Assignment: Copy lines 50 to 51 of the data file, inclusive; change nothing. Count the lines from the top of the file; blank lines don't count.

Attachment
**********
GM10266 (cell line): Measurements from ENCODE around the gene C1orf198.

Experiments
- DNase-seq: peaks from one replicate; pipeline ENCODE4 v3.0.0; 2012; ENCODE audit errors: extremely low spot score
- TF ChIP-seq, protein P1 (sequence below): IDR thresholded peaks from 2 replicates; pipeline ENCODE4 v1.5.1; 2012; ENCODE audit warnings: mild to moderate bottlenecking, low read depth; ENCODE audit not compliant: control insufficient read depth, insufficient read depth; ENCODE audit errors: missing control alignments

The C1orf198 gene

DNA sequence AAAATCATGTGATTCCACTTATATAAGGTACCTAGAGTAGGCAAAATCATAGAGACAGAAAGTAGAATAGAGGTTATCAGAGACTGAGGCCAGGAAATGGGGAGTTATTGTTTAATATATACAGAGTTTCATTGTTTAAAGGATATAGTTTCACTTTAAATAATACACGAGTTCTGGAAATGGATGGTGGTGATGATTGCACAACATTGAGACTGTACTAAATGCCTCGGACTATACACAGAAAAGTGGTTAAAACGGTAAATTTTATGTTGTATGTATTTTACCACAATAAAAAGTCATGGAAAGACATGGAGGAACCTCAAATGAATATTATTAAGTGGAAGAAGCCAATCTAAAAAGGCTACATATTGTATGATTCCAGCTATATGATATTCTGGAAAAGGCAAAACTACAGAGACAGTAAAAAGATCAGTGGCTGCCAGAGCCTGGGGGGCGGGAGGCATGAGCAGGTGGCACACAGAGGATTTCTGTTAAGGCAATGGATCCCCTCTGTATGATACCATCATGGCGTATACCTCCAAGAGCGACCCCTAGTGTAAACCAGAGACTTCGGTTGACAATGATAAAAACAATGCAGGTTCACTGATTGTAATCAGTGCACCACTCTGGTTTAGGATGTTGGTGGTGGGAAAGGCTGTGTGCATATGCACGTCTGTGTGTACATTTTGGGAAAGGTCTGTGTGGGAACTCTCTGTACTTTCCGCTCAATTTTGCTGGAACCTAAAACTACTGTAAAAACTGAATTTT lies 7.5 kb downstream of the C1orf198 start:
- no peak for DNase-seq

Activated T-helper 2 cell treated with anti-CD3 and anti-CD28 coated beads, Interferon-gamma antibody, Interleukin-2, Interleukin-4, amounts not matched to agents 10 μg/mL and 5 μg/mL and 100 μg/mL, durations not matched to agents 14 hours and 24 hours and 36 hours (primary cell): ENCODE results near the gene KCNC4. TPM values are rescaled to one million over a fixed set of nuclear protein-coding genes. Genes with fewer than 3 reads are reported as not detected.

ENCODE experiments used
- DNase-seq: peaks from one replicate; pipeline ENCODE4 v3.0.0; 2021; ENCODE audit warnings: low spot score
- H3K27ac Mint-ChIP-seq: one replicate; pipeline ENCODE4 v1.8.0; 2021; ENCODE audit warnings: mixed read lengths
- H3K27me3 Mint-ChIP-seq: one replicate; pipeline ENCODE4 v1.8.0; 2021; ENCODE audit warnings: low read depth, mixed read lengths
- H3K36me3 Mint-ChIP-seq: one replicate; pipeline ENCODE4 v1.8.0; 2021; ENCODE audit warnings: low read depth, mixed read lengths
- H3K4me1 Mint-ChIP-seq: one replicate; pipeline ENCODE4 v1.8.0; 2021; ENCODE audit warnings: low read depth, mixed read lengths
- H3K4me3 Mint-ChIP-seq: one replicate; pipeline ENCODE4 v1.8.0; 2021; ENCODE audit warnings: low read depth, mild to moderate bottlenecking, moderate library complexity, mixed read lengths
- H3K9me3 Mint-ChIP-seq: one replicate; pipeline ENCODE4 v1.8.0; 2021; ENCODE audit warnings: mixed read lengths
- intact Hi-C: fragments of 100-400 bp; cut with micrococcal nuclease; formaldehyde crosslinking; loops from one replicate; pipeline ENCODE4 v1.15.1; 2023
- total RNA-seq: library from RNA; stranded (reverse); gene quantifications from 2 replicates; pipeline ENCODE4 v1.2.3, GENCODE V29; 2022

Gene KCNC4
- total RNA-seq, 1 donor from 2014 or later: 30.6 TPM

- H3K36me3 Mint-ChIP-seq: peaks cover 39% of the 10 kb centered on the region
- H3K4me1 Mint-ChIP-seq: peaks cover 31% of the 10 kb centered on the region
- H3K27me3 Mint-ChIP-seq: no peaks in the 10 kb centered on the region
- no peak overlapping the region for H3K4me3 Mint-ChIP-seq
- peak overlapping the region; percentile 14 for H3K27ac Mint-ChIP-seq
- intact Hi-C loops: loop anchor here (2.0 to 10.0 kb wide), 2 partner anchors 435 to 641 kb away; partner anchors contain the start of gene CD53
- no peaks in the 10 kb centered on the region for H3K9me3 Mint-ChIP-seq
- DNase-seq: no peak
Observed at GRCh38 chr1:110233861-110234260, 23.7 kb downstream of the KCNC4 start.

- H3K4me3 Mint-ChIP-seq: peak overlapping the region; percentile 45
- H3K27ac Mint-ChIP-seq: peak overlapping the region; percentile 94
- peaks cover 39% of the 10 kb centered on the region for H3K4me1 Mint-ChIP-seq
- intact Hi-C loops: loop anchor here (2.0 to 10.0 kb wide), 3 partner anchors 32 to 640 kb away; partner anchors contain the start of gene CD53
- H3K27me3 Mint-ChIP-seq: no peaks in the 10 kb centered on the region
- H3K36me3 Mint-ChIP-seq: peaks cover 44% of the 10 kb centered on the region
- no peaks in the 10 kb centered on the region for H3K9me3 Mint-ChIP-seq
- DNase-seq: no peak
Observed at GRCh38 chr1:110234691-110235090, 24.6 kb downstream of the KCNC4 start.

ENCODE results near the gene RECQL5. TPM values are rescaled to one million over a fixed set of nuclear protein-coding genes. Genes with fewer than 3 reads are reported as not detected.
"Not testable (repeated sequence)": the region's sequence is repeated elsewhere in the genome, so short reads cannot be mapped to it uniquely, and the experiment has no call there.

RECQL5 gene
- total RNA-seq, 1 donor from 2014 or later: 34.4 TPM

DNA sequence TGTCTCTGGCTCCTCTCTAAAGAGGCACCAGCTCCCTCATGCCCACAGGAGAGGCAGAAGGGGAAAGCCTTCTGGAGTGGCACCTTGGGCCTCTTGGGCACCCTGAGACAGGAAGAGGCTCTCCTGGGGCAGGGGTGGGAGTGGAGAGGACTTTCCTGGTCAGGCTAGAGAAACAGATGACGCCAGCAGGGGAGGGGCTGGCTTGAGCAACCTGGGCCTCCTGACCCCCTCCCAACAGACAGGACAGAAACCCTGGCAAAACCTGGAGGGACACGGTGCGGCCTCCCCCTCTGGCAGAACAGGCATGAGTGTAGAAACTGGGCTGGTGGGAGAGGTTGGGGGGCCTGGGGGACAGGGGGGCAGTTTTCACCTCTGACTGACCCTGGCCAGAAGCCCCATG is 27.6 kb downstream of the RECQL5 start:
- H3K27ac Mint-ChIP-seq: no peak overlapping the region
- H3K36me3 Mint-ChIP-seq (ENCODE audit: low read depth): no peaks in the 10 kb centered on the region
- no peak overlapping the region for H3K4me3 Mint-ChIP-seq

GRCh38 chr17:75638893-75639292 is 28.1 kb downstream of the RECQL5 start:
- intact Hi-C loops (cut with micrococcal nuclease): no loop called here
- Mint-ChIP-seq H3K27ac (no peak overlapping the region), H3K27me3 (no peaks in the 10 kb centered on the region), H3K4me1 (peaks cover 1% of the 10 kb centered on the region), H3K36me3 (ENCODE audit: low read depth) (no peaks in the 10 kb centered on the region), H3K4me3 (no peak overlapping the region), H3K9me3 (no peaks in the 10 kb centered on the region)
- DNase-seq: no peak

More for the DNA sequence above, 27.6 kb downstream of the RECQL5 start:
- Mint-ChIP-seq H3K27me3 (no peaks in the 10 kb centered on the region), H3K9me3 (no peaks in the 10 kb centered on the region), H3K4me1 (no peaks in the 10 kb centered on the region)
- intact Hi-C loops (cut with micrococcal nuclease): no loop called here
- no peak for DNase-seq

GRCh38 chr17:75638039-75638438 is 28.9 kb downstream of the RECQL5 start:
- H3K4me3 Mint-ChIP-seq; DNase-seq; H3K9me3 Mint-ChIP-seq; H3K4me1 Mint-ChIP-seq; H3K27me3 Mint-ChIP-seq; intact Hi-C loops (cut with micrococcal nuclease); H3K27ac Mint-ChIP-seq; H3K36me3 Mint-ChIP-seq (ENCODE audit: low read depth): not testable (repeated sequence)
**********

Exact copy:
- DNase-seq: no peak

More for the DNA sequence above, 27.6 kb downstream of the RECQL5 start: